• The use of oestrogen, alone or in combination with a progestogen, has been shown to improve the subjective quality of sleep (8-11). Women with hot flushes treated with menopausal hormone therapy ( MHT) show a marked improvement in sleep quality (4). The newer body-identical micronised progesterone may cause somnolence. For this reason it is suggested to be taken at night and may therefore also help improve sleep.(Please refer to AMS information sheets Oestrogen only therapy and Combined Menopausal Hormone Therapy).
  • Hypnotics should not be used in situations other than for acute sleep problems because of their side effects, tolerance and withdrawal issues (1).
  • The serotonin modulating antidepressants have been shown to improve hot flushes, depression and insomnia (12, 13). (Please refer to AMS Information Sheet Mood problems at menopause).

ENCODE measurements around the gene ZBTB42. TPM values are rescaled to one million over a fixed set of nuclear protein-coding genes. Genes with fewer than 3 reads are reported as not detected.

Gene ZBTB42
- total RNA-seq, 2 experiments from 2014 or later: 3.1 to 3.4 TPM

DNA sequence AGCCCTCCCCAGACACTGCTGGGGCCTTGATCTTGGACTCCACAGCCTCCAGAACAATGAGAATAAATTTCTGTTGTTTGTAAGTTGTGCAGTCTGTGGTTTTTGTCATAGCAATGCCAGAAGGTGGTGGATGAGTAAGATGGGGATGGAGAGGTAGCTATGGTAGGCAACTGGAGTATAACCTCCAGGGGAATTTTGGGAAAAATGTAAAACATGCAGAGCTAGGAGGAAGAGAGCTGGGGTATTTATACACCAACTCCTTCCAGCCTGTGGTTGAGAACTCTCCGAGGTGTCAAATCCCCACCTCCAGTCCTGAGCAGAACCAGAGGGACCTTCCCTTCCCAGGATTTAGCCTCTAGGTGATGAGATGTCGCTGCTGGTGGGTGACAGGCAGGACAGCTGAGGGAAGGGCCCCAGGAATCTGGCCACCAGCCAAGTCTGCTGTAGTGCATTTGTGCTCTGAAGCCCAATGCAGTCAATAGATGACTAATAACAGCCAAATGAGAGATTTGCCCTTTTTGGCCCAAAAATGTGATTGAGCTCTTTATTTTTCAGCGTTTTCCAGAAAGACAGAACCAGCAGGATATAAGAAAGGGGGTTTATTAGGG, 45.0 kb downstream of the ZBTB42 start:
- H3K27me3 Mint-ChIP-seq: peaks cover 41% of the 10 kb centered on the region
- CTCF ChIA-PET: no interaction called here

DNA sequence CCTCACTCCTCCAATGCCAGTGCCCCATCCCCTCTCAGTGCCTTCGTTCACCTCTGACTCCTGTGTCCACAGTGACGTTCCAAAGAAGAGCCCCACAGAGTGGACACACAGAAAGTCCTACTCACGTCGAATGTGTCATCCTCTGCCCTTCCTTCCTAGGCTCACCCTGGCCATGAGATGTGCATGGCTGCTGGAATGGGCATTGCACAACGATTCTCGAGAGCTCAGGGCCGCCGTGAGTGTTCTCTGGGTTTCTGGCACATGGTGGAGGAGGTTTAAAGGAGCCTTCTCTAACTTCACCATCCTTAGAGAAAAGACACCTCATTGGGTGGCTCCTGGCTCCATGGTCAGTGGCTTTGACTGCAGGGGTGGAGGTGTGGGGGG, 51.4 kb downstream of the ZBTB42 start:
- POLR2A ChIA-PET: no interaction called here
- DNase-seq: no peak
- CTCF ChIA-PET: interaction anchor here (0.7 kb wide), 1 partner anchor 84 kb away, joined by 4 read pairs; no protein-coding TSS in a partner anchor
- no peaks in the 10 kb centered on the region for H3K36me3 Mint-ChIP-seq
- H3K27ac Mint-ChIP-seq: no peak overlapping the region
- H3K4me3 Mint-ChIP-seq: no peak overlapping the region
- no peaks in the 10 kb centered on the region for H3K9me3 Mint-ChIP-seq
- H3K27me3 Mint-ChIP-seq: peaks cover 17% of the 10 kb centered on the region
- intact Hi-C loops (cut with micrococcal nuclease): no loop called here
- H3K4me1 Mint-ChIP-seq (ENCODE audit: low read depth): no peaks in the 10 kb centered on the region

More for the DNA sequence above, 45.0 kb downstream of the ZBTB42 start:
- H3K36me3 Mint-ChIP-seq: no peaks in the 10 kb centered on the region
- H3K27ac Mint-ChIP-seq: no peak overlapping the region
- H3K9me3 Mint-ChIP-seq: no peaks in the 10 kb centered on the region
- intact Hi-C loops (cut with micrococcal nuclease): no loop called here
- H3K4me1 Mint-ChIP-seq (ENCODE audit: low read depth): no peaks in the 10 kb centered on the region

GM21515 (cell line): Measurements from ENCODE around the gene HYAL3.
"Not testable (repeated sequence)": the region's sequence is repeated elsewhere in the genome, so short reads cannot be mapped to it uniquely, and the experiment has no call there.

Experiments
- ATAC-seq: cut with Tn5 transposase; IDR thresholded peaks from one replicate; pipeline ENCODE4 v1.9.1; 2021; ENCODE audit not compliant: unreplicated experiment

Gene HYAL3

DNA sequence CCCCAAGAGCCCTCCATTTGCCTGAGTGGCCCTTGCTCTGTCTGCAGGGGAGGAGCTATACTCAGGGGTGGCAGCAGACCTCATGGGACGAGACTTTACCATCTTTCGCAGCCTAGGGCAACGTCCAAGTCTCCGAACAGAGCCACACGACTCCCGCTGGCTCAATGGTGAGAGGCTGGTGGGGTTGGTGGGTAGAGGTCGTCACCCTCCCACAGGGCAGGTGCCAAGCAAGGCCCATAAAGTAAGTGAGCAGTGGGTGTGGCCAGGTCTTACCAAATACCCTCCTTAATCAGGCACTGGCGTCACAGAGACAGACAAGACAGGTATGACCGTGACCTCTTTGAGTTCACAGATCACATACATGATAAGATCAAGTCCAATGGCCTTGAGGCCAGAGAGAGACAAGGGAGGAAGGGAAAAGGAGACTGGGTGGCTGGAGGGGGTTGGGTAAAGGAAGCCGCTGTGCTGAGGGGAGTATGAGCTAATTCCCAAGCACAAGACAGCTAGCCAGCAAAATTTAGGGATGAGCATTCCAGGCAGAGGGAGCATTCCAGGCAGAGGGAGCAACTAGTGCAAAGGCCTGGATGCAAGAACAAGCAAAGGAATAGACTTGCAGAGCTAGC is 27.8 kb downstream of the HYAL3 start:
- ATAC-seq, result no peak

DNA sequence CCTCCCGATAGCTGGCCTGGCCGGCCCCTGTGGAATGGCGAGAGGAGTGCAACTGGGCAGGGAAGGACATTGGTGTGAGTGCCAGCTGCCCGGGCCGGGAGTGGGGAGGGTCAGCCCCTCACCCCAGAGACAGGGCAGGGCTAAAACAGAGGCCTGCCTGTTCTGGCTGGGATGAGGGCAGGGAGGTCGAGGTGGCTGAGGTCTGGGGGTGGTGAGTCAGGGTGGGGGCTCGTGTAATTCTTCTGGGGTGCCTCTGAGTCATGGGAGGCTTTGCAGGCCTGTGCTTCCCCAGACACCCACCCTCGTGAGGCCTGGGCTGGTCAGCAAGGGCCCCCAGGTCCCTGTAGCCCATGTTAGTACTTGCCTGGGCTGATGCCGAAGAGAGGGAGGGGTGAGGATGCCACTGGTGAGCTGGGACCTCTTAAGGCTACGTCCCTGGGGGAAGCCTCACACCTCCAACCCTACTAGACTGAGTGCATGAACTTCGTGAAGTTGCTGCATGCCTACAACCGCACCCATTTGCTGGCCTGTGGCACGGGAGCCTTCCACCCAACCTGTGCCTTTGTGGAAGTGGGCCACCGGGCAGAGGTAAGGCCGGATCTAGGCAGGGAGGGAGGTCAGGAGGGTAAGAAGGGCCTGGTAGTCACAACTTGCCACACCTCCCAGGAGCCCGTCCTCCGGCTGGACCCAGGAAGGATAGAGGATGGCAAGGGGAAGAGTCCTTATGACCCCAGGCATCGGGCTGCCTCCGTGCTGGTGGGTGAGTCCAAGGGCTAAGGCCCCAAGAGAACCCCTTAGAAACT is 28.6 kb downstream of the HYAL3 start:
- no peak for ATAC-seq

• Some SSRIs have useful sedative properties as do Low dose tricyclic antidepressants (TCAs) which may assist in alleviating insomnia (14, 15). As with the use of hypnotics their use should be carefully monitored and the side effect profile needs to be taken into consideration.
  • A fixed sleep-wake cycle is important to sleep quality. Endogenous melatonin, which declines with age, is an important factor in the maintenance of this cycle (16, 17), while exposure to light helps maintain a state of wakefulness (1). The use of supplemental melatonin in rapid release formulations (eg crushing the prescription forms of modified release melatonin) and light therapy (both at the appropriate time of day) have been shown to improve the circadian rhythm (17, 18). In particular, morning light, which can be combined with exercise such as walking, can be helpful in consolidating night-time sleep and reducing morning sleep inertia (19). The correct timing of these interventions is important and may require specialist input (19).